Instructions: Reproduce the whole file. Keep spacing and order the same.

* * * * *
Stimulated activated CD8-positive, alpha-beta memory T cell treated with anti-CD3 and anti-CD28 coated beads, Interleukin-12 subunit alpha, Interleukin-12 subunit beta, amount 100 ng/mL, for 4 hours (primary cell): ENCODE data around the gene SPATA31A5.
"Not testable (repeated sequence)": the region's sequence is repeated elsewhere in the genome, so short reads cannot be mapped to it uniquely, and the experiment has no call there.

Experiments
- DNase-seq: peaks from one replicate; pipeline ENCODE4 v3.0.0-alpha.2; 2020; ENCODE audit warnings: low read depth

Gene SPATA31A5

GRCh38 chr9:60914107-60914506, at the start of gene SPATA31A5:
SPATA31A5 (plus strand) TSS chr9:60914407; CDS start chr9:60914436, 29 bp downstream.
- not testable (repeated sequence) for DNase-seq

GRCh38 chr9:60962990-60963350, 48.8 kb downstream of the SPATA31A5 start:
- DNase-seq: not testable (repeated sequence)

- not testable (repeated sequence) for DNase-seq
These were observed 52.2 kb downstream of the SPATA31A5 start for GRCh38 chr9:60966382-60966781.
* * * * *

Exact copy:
Stimulated activated CD8-positive, alpha-beta memory T cell treated with anti-CD3 and anti-CD28 coated beads, Interleukin-12 subunit alpha, Interleukin-12 subunit beta, amount 100 ng/mL, for 4 hours (primary cell): ENCODE data around the gene SPATA31A5.
"Not testable (repeated sequence)": the region's sequence is repeated elsewhere in the genome, so short reads cannot be mapped to it uniquely, and the experiment has no call there.

Experiments
- DNase-seq: peaks from one replicate; pipeline ENCODE4 v3.0.0-alpha.2; 2020; ENCODE audit warnings: low read depth

Gene SPATA31A5

GRCh38 chr9:60914107-60914506, at the start of gene SPATA31A5:
SPATA31A5 (plus strand) TSS chr9:60914407; CDS start chr9:60914436, 29 bp downstream.
- not testable (repeated sequence) for DNase-seq

GRCh38 chr9:60962990-60963350, 48.8 kb downstream of the SPATA31A5 start:
- DNase-seq: not testable (repeated sequence)

- not testable (repeated sequence) for DNase-seq
These were observed 52.2 kb downstream of the SPATA31A5 start for GRCh38 chr9:60966382-60966781.